In Case You Missed It: reconciliation, not just for healthcare anymore…

April 6, 2010

In Case You Missed It, Roll Call featured an interesting article on the use of the budget reconciliation process to pass other legislation beyond the now-famous healthcare reform bill.

Budget reconciliation” refers to a specific type of bill that instructs the federal government to adjust spending or funding levels on certain programs.  Under the Senate’s rules, the time allowed for floor debate on a reconciliation bill is limited so the process must close with a vote.

Since it’s inception, budget reconciliation has been used a number of times to settle budgetary spending and funding issues.  However, it was never intended to enact widespread policy changes (as was done with the Republicans’ welfare reform in 1996 and Democrats’ healthcare reform this year).

Now the question is whether or not reconciliation is going to be used to pass other policy proposals, beyond healthcare:

Democrats will have to decide soon whether they are going to use reconciliation again this year. If so, they will have to write reconciliation instructions into the new budget they will attempt to adopt later this spring.

…Although Democrats haven’t decided yet what to do, reconciliation could be used to pass such controversial items as President Barack Obama’s proposed new fee on the biggest banks to recoup losses from the Wall Street bailout bill, as well as other tax hikes Obama has proposed on the wealthy that are sure to be opposed by the GOP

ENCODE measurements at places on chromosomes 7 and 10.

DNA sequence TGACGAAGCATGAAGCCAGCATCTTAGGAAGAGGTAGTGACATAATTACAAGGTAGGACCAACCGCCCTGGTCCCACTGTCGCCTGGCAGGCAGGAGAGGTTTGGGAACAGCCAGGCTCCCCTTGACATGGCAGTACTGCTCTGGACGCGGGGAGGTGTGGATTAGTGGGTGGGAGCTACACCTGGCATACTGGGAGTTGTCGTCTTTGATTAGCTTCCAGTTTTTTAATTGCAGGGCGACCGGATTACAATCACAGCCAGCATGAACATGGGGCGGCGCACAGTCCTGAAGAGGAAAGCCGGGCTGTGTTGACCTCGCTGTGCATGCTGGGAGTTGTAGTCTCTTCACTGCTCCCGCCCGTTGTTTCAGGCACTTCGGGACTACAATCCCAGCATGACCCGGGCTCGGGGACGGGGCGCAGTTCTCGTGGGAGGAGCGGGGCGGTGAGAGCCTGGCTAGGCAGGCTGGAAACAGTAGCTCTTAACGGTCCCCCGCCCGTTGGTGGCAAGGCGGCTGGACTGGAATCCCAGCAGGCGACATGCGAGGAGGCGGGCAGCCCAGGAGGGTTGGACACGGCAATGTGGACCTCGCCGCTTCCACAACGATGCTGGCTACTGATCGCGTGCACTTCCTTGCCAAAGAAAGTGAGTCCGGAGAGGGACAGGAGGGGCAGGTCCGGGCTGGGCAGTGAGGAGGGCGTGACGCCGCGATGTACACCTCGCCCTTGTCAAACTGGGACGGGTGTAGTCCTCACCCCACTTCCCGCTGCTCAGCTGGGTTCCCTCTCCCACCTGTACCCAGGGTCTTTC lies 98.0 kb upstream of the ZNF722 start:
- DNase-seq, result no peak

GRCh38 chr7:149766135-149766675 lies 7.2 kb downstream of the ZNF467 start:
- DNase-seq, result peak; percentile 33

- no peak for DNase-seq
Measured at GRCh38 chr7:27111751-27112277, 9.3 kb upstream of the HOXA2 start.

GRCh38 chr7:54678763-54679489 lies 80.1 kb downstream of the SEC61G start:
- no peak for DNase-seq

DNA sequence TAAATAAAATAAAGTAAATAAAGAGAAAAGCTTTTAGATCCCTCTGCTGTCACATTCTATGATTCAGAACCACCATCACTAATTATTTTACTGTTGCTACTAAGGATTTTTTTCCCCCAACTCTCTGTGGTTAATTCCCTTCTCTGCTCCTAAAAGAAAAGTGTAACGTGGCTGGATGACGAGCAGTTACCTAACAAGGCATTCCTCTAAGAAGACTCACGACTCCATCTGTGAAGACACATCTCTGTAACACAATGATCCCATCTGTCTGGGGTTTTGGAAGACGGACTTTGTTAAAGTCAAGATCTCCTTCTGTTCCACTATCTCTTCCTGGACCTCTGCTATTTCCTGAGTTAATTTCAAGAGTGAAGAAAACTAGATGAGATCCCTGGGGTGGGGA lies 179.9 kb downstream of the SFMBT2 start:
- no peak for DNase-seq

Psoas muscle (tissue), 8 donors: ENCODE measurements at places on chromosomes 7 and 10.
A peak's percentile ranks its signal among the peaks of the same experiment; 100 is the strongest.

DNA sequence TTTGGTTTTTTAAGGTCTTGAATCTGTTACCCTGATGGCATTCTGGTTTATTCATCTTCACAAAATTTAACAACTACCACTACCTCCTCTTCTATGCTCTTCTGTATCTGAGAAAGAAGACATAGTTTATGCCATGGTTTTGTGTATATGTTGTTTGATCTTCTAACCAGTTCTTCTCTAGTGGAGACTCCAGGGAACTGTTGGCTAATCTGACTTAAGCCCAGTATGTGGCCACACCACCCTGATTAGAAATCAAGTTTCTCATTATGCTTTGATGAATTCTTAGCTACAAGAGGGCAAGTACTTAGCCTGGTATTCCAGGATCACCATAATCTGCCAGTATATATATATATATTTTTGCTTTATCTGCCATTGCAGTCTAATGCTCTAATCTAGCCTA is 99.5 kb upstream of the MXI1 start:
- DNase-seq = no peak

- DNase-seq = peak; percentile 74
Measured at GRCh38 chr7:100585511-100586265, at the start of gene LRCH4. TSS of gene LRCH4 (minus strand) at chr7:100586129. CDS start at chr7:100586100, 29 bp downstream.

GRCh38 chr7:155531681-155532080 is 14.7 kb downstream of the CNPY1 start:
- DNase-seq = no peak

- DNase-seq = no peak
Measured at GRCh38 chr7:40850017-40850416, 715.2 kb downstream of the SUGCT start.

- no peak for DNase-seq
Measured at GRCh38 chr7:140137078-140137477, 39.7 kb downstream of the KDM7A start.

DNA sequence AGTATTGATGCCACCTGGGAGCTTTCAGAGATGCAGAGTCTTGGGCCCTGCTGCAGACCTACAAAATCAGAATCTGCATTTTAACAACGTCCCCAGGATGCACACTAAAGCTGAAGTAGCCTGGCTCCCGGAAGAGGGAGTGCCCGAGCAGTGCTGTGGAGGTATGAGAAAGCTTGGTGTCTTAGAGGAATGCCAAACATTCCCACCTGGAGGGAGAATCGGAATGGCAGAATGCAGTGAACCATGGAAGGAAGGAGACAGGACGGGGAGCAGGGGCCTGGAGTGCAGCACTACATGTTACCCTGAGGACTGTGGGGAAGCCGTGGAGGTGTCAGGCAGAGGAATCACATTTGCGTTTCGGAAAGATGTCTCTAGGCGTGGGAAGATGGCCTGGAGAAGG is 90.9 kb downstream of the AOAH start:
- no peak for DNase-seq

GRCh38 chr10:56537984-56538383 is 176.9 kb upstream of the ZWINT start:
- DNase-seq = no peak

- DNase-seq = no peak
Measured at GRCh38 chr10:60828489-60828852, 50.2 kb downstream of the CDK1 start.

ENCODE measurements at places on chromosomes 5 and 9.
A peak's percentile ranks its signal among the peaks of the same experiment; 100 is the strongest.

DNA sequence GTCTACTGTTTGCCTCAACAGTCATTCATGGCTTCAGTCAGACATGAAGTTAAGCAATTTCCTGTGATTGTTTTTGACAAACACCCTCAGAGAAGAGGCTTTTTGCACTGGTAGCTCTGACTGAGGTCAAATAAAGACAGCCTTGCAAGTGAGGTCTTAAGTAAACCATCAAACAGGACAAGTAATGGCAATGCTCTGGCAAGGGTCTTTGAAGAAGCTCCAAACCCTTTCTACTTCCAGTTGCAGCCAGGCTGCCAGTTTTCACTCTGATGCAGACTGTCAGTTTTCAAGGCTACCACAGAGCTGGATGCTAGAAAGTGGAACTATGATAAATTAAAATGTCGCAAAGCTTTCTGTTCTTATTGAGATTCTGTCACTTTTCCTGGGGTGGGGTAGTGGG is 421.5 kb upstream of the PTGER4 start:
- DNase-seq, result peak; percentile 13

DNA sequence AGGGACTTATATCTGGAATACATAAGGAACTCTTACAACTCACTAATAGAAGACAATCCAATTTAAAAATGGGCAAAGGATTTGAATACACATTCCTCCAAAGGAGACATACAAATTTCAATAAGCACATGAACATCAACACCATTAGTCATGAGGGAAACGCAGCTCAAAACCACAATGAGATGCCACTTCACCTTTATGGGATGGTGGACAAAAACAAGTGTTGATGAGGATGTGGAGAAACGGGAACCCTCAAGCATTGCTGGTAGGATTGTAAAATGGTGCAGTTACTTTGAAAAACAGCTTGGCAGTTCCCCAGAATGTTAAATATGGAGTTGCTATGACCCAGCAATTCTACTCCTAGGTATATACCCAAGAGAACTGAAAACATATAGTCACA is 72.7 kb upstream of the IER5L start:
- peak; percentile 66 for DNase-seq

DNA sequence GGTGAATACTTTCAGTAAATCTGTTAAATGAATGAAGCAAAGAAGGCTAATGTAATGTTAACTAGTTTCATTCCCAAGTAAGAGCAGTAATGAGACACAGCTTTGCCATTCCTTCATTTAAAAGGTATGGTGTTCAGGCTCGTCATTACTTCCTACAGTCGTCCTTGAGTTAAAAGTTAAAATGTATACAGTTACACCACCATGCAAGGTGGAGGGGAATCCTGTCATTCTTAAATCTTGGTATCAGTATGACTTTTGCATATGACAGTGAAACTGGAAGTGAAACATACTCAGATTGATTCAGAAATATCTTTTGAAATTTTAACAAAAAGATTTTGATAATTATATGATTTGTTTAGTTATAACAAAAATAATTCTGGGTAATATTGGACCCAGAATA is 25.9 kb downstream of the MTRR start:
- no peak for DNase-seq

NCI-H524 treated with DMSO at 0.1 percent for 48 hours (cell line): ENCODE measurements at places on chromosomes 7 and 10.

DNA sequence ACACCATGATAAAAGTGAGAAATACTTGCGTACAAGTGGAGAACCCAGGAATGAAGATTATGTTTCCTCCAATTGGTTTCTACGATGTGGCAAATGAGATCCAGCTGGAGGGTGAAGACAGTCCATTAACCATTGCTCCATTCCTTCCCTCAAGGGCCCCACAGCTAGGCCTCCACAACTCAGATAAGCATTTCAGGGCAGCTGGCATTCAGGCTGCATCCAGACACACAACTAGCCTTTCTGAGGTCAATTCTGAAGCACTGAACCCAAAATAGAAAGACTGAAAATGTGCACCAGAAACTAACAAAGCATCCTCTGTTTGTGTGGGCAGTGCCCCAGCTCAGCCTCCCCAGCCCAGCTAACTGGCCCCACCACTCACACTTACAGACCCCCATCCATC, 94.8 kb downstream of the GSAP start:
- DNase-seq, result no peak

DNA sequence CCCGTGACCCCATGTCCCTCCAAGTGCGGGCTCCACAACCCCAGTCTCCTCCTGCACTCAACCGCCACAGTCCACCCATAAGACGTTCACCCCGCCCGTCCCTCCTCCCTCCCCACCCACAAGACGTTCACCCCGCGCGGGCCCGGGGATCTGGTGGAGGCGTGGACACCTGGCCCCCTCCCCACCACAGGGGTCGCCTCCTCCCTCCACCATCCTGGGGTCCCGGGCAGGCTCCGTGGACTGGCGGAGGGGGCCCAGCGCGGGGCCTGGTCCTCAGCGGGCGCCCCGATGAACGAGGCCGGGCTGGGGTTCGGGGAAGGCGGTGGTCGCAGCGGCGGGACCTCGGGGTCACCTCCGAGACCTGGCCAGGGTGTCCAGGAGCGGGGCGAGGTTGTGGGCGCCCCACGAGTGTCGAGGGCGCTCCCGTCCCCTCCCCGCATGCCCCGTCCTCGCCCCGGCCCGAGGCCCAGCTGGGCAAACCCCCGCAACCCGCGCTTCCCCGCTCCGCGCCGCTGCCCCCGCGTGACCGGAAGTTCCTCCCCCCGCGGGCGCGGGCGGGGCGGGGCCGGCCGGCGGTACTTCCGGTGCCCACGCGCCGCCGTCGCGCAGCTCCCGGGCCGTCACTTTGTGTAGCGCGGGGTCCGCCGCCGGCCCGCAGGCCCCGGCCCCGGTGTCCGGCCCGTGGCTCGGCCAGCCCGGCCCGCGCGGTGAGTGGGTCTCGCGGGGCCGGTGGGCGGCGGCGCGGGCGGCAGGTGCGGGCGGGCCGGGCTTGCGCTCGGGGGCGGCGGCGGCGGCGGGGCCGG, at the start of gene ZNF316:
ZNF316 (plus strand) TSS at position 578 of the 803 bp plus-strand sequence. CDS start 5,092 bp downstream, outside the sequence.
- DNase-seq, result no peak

….Reconciliation could also be used to pass any number of jobs-related items, such as transportation funding or subsidies for clean energy production. But Democratic aides said they do not expect that a broader energy and climate package would fit in reconciliation.

Using the budget reconciliation process to enact sweeping legislation will surely lead to contentious political bickering.  WIth federal spending spiraling out of control – and Congress way behind schedule to pass a budget – can we afford another political sideshow to hijack the budget process?

Since the leadership in Congress hasn’t yet decided whether or not to use reconciliation for non-budgetary reasons, now is your chance to prevent this misuse of procedural tactics before it happens again.  While elected officials are home for Spring recess, take the opportunity to contact your Representatives and Senators.  Ask them to have a fair and vigorous debate on the budget.

To read more of the article from Roll Call, please click here (subscription required).

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